As Fort Worth grows and develops, we want to make sure we are conserving high priority natural areas for future generations. We want your input on the types of spaces you would like to preserve. Please take the survey today and plan to attend our October 22 public meeting!
The first public meeting will be held digitally on Thursday, October 22nd at 6:00 PM. Here is the link for that meeting: https://bit.ly/3k7XV2I
Program Website: www.FortWorthOpenSpace.com
Direct Survey Link (English): https://www.surveymonkey.com/r/FortWorthSM
Direct Survey Link (Spanish): https://es.surveymonkey.com/r/FortWorthEs
The city’s Transportation & Public Works Department will host a virtual community meeting to discuss the upcoming Museum Way realignment project.
Museum Way will be realigned to the east to align with Stayton Street at the West Seventh Street intersection. The project includes paving, new traffic signal and street closure during construction.
The virtual meeting will be at 6 p.m. Oct. 26 via Webex. The meeting number is 126 217 2377; the meeting password is museumway. The phone-in number is 469-210-7159.
To learn more, contact JT Auldridge at 817-392-7252.
Due to the ongoing threat of COVID-19, the executive committee of the Fort Worth Stock Show & Rodeo has cancelled the 2021 Show. Consultations with numerous infectious disease and public health professionals indicate the Stock Show – with more than 1.2 million guests, exhibitors and competitors converging on the Will Rogers complex – would rank as a “very high risk” for further spread of COVID-19 and potentially impact populations and healthcare systems in Fort Worth and beyond the North Texas area. We urge everyone to do their part in the effort to bring this dreaded disease under control.
The Botanical Research Institute of Texas (BRIT) has assumed nonprofit management of the Fort Worth Botanic Garden, ushering in a new era for the 86-year-old community favorite on its way toward becoming a world-class garden.
The Fort Worth City Council approved the 20-year management agreement with BRIT on May 19 after extensive review, assessment and public involvement, including a community task force that determined transformational change was needed for the garden’s long-term sustainability.
“Today we honor those who helped establish one of the largest botanic gardens in Texas, as well as those who had the vision to establish one of the leading botanical research and educational institutions on the very same campus,” said BRIT President Ed Schneider.
The close proximity of two organizations with plant-based missions led to a natural collaboration and a positive public-private partnership that allowed the community to see the success possible when they joined forces.
“The Fort Worth Botanic Garden is an incredible community asset,” said Mayor Betsy Price. “Thanks to this important partnership, residents and visitors will be able to continue to enjoy the gardens and experience everything it has to offer.”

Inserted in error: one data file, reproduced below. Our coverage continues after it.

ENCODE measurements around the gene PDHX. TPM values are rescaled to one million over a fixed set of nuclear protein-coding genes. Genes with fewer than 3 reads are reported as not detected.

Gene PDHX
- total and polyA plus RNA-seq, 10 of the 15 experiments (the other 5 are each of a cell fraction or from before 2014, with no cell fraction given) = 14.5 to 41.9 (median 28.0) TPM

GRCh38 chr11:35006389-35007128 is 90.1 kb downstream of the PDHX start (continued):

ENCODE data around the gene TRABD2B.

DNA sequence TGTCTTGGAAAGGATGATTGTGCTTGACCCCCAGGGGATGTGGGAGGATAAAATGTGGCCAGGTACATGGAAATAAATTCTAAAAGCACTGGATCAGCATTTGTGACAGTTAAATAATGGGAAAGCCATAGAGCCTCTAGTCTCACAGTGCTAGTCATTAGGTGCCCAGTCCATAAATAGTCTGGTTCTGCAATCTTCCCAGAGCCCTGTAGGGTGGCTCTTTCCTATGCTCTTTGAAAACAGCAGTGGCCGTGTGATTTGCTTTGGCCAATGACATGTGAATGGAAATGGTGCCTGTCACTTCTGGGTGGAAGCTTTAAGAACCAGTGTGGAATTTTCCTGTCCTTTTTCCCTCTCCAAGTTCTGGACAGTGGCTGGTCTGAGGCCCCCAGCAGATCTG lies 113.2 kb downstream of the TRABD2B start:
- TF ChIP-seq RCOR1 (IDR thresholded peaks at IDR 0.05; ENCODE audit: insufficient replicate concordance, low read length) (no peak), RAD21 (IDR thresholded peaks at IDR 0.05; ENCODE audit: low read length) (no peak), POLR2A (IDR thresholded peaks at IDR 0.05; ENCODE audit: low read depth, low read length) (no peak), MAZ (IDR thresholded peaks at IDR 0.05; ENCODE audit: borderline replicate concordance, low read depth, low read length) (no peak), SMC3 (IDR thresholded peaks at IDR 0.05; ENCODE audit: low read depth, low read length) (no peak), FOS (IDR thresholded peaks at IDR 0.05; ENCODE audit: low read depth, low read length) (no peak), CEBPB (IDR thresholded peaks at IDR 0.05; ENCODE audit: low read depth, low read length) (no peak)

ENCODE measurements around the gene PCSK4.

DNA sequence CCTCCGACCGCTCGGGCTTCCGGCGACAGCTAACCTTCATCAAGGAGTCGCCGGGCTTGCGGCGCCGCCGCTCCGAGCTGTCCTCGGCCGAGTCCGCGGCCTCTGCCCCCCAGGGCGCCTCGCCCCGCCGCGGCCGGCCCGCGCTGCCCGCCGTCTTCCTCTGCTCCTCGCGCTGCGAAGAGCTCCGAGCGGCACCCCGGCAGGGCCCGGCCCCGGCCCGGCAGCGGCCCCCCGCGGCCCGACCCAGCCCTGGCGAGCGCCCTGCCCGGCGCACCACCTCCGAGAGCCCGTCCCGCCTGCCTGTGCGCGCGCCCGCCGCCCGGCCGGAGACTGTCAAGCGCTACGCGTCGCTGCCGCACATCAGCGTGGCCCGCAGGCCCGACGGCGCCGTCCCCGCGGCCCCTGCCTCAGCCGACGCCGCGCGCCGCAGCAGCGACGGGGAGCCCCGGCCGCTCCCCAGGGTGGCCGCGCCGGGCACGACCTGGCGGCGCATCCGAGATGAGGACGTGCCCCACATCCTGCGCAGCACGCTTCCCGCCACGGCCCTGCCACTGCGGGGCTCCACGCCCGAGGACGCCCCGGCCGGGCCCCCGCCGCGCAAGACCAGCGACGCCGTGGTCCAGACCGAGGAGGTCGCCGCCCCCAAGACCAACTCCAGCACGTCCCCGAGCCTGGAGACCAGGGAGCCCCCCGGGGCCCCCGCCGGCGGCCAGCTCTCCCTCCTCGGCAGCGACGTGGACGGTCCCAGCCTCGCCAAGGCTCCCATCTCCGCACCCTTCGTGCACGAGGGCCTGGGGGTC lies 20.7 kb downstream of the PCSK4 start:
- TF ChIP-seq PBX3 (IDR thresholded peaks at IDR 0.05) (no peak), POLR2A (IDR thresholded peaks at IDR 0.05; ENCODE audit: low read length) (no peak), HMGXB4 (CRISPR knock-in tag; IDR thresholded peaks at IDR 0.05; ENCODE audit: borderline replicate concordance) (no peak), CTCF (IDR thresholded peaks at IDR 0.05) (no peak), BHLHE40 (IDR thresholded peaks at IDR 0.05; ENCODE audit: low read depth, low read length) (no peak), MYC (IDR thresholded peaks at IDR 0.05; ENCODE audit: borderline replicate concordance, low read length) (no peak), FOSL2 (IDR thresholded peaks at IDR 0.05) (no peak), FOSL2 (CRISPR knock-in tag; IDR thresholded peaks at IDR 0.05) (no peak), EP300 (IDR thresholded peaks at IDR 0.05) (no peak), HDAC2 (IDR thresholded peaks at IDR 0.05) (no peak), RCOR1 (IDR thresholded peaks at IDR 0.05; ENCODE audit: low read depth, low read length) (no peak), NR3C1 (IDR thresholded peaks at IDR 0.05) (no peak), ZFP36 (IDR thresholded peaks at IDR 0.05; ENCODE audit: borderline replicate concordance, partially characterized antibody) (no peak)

The newly-combined resources of botanical research, education and fundraising expertise with historically-significant grounds and horticultural expertise has laid the groundwork for Fort Worth to become host to one of the leading gardens in the United States.
“BRIT welcomes the long-term stewardship of the beautiful Botanic Garden that the City of Fort Worth has entrusted to us, and we anticipate a bright future ahead for both organizations,” Schneider said.
New brand identity emerges
To mark BRIT’s new union with the Fort Worth Botanic Garden, both organizations will use a newly-designed common brand identity. The new transitional logo uses both organizational names joined by a unifying logo mark: a single leaf made up of two distinctive halves. The top half of the leaf is green, rich with the beauty, vibrance and life found in the Botanic Garden; the other side is gold, a perfectly-preserved fallen leaf representing the preservation, study and research taking place at BRIT. The two halves fit perfectly together to form one leaf – one common brand identity.
The Fort Worth Botanic Garden and the Botanical Research Institute of Texas will work to grow the brand with unified marketing efforts, a new combined website, integrated social media marketing and public relations efforts. The campaign will launch over the next six months.
The Arts Council of Fort Worth received a Cultural District grant award of $225,000 from the Texas Commission on the Arts (TCA) for a free community event that premieres art works by internationally-recognized new media artists Quayola from Italy and Refik Anadol from Los Angeles.
These new media works will be projected on all four sides of the historic Pioneer Tower at Will Rogers Memorial Center, illuminating the 204-foot structure in the night skies of Fort Worth during the last weekend of February 2021.